Writing and Your Brain
Wow. This is fascinating!
This interview with a neurologist explores the connection between processes in the brain and impulses to write. In 1998 Dr. Alice Flaherty lost two premature twin boys at birth. Ten days later she developed hypergraphia-the compulsive urge to write. She scribbled random thoughts and notes everywhere and on everything and found herself unable to stop.
Dr. Flaherty now has gained more control over her compulsions, though she still goes through periods of writing mania. In this Harvard Medicine interview, she mentions several authors who can be characterized as hypergraphic (though many of them are less than pleased to be labeled with the term), among them Stephen King and Joyce Carol Oates. The interview also explores the relationship between mood disorders-depression, bipolar, and schizophrenia- and writing. According to Flaherty:
“The rate of mental illness is about 70 percent for musical performers, poets, prose writers, painters, and composers, but only 25 percent for doctors, scientists, politicians, and businesspeople.”
Why is mental suffering so strongly correlated with creativity? Is that all creativity boils down to? An imbalance in your temporal lobes? Is there scientific backing to the “tortured artist”? As artists, how do we make our work our own, and not the byproduct of firing neurons?
All my life I’ve been involved in the arts-theatre, music, writing. And it’s true that there was more drama in the drama club than a lot of other cliques in high school. Many of my friends friends suffered from anxiety and depression. There were at least two who I, personally, believed to have narcissistic personality disorder. Then there was me. I had my own issues that I kept pretty quiet-obsessive thoughts, anxiety, depression. In dark periods I either never wrote a word or filled 20 pages with my fears. During one particular panic attack I sat on the edge of a hotel bathtub and filled an entire notepad with some less than stellar story about a girl who was teased about her weight. In the moment, quality was not the concern. My goal was to keep all my energy focused on the page, to make that pen keep moving. I suppose that therefore my work can occasionally be tied to “hypergraphia.” Perhaps every writer has experienced this sensation to some degree. It is only when it becomes isolating and never-ending that it transforms into a disease, as in the case of Dr. Flaherty.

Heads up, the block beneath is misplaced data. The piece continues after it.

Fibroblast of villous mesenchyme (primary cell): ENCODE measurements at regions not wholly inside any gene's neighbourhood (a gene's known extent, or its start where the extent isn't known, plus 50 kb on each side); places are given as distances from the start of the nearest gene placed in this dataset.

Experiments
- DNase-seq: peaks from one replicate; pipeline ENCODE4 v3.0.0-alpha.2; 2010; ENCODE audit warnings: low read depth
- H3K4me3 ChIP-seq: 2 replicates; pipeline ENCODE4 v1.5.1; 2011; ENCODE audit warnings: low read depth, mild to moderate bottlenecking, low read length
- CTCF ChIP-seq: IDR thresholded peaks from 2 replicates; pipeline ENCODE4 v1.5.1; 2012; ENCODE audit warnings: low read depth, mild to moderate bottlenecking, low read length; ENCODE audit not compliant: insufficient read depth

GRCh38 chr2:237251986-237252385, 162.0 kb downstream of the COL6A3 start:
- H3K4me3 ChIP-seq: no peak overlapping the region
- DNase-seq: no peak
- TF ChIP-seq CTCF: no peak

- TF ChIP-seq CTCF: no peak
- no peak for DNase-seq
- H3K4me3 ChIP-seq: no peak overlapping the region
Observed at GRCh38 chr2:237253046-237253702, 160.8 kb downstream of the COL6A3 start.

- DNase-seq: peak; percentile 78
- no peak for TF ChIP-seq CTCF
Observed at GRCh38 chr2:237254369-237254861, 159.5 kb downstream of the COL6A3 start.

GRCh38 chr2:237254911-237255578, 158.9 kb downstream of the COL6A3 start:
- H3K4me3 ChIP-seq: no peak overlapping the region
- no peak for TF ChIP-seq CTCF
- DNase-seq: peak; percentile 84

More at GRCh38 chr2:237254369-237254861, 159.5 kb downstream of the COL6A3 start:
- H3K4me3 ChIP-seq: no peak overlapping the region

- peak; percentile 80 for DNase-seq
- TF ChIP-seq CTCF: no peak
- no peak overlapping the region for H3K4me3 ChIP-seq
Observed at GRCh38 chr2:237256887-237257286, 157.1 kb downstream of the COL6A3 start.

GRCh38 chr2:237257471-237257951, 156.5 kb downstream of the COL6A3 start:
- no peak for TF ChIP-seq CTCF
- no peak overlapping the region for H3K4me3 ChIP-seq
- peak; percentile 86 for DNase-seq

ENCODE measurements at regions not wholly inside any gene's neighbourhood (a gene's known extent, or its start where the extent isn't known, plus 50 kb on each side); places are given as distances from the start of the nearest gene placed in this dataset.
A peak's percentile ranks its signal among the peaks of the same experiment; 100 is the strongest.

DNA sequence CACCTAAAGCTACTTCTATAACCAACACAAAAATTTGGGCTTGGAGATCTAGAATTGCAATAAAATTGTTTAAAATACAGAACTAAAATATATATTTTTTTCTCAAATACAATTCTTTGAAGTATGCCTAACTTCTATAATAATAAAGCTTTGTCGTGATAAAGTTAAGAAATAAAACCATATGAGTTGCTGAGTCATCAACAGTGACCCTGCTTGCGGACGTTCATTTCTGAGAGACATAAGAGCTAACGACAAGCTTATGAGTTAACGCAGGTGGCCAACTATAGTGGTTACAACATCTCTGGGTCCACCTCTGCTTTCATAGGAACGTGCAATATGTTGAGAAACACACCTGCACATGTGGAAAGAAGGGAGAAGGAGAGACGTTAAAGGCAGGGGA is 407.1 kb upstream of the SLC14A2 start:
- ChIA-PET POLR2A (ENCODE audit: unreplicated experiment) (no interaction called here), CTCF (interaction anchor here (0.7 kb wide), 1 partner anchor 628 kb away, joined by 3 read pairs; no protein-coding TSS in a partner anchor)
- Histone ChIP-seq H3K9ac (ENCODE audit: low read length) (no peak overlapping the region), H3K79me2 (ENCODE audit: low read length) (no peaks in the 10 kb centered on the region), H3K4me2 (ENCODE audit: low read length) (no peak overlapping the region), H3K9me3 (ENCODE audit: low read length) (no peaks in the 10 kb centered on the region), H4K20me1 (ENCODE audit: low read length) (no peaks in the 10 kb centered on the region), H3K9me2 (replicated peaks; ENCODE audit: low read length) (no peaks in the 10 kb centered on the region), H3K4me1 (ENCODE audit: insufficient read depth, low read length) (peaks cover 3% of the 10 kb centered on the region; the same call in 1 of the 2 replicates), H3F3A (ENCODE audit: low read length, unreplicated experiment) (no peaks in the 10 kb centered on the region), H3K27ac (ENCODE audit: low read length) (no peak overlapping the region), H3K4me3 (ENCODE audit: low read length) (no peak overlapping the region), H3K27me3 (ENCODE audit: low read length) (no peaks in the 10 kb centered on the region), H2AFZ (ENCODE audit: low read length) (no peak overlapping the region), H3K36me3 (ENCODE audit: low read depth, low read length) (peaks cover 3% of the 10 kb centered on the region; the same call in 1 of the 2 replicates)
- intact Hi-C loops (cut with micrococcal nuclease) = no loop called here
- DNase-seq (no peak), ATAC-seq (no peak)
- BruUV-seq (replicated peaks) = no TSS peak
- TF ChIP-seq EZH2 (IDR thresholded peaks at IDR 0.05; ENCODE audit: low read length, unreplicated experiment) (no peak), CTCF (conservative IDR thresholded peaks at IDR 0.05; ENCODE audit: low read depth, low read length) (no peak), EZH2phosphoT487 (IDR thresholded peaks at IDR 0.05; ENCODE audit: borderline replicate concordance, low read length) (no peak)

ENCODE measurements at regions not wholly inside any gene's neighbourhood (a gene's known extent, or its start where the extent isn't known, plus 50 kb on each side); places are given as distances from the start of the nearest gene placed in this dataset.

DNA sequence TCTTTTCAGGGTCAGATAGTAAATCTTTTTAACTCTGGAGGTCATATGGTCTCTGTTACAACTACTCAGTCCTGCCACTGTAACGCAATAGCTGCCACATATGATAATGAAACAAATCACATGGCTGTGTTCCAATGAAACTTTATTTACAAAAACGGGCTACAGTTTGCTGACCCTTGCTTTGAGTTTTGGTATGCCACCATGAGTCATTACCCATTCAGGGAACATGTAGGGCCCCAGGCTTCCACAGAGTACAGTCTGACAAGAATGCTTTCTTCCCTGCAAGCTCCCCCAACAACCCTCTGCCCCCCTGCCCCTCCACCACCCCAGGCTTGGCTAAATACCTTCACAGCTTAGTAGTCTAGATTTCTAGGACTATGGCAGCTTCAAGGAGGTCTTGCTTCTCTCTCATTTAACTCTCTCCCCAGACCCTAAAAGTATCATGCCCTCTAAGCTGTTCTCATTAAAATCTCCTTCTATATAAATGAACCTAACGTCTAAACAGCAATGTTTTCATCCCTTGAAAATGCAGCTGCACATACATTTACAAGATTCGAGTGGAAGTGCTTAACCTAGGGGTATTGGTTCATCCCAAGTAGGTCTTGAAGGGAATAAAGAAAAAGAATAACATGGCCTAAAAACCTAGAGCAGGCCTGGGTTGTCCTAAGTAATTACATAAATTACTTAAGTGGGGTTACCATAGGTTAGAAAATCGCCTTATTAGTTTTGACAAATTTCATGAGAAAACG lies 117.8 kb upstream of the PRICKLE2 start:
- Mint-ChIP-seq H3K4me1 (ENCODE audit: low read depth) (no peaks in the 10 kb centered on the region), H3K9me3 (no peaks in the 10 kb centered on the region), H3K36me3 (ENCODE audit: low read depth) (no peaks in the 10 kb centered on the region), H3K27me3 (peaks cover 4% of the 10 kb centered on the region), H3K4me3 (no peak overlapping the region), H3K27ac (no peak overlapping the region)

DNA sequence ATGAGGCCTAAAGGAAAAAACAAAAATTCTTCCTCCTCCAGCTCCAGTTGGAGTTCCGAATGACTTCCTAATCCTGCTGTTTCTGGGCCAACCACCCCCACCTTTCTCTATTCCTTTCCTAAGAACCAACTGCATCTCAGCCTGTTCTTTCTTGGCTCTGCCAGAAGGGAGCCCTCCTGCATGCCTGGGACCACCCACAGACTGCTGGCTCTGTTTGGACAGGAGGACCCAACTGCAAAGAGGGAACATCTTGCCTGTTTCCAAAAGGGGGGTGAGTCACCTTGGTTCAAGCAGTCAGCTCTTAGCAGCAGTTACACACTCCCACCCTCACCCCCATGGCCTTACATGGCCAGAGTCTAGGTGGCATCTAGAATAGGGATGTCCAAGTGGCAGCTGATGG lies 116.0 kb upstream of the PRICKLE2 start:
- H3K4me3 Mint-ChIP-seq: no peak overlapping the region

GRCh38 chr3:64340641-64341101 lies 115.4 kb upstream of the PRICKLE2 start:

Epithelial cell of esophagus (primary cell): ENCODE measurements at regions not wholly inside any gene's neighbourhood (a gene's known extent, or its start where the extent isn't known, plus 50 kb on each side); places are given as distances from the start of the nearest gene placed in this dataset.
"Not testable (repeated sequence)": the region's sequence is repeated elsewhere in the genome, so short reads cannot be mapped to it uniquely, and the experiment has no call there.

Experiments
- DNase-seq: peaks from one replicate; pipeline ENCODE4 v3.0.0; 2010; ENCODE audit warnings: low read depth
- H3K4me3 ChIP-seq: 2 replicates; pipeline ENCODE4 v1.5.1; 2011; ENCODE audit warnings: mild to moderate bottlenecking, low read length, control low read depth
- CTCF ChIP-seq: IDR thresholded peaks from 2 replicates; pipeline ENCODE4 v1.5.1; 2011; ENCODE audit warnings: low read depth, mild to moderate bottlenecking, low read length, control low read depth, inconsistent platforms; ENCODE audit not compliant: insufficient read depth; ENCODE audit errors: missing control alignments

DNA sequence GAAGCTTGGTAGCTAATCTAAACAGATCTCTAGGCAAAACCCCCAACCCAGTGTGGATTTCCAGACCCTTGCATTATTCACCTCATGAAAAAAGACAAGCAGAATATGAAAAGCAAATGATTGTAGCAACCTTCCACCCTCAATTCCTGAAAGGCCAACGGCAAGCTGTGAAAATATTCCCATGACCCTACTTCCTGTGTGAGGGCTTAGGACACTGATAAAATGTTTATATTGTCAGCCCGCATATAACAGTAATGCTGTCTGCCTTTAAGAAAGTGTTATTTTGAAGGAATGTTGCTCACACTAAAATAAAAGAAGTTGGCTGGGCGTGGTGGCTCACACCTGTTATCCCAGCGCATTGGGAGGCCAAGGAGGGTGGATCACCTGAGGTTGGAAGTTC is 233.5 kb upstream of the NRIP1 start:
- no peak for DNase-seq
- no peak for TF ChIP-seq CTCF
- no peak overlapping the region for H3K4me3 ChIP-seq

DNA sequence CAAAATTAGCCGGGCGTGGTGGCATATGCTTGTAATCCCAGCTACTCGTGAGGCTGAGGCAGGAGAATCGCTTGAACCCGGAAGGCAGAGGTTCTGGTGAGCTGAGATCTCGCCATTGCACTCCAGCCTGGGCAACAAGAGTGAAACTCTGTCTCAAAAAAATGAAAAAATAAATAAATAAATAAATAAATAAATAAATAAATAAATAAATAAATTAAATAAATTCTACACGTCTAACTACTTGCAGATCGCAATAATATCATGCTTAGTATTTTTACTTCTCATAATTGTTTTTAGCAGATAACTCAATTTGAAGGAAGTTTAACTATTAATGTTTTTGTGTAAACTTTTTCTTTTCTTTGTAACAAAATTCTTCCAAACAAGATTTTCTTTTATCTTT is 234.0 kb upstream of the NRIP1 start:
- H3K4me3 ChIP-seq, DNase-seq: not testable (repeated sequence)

As Dr. Flaherty says, you don’t have to be sick to be creative. However, it is interesting and important to note that many who are wired a specific way drift towards the arts. In my own experience, the arts have done a lot for me-writing has helped me make sense of my feelings and ground them in something a little less abstract than my mind. Both theatre and writing make me feel part of a community, and therefore less alone.
So if you happen to write and suffer from bouts of depression, don’t panic that you’re crazy (a fear I struggled with for a long time and occasionally still haunts me) and that your talent is nothing but a symptom. As long as that creative brain of yours doesn’t get out of control and become a detriment to your life and work, consider it a blessing. The way you are helps you to see things other people can’t. You have the ability to create beauty. You have the ability to see below the surface. And in the end, I really do believe we are all more than firing neurons. Artists have more than just this type of brain or that-they have a highly sensitive and attuned soul.